Tuesday, 25 August 2015

Use a Day Planner to Budget Your Time by: Harold Taylor

To maintain balance in your life you have to examine your personal values and make sure that the things that are important to you are reflected in your day planner. Your day planner should display your personal time budget.

Planning is important in order to avoid impulse spending of time. Plan what TV programs you will watch, the sporting events you will attend, the family outings, jogging, quiet time and so on. The best day planner should go from 7am to 10 pm, 7 days a week so that personal activities can be scheduled as well as business activities. Block off your vacations, evening classes, church activities, your child's little league games, those scheduled dates with your spouse, those special events, that annual cruise or camping trip. Sometimes you may have to schedule personal activities during work time and work activities during personal time. Balance is a blend of work and personal life; there's no guarantee that one won't intrude on the other - but it balances out. 

                                    Image result for day plan

You should plan both your work priorities and your personal priorities at least a week in advance, and schedule them into your day planner. Don't over schedule. We recommend that you schedule between 30% and 50% of your available time after work for those key areas of your life, including family, friends, exercise, household projects and so on. Allow time for last minute opportunities, family demands and spontaneity. You must have plenty of discretionary time.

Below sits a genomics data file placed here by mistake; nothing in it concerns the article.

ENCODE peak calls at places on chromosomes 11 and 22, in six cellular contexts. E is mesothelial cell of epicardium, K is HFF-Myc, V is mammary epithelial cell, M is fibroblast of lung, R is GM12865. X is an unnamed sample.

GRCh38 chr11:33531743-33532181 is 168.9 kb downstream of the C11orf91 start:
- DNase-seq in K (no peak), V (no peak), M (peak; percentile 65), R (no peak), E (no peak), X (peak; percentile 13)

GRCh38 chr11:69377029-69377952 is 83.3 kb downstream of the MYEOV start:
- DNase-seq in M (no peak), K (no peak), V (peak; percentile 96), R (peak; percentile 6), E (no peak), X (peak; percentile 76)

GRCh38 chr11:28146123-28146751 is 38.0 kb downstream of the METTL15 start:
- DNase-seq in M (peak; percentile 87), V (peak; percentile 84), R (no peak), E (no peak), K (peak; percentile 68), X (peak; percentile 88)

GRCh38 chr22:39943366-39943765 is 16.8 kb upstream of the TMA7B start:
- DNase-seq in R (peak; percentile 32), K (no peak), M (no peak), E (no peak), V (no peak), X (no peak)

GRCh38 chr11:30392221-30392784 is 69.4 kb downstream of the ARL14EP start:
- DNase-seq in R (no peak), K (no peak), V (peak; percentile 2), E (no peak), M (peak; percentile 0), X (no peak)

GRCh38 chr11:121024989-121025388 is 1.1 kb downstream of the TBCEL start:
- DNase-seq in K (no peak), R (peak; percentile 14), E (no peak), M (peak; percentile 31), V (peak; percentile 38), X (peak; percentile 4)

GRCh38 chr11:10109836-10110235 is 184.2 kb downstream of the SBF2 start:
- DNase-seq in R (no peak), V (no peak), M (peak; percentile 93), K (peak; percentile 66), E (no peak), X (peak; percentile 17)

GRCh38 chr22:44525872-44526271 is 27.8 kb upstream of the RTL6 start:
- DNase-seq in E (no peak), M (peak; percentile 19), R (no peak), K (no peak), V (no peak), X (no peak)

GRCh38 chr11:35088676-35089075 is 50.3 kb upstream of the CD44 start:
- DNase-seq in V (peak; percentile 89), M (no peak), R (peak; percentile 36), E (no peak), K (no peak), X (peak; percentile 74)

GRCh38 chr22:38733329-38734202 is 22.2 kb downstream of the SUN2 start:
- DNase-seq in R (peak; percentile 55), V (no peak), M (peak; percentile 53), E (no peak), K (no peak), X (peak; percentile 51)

If you develop poor working habits, such as continually working overtime, working through lunch, not taking breaks, working at the kitchen table after dinner - your life can soon get out of balance. The habit of eating in front of the TV set can cause problems as well, since we develop the habit of watching TV with no purpose in mind.

Just as meetings consume a lot of time at work, TV consumes a lot of time at home. And just as we should have meeting-free days at work to concentrate on priority tasks, so we should have TV-free evenings at home to concentrate on quality time with the family. So it makes sense to decide in advance which TV programs you will watch - then stick to your plan.

Don't rely on "To Do" lists - they're simply intentions and are frequently postponed. Activities and projects that are scheduled in your planner become commitments, and those are the things that usually get done.
About The Author
Harold Taylor's website https://www.taylorintime.com

Harold Taylor has been speaking, writing and conducting training programs on the topic of effective time management for over 30 years. He has written 16 books, including the Canadian best-seller, Making Time Work For You. He has developed over 50 time management products that have sold in 38 countries around the world.

The author invites you to visit:
http://www.taylorintime.com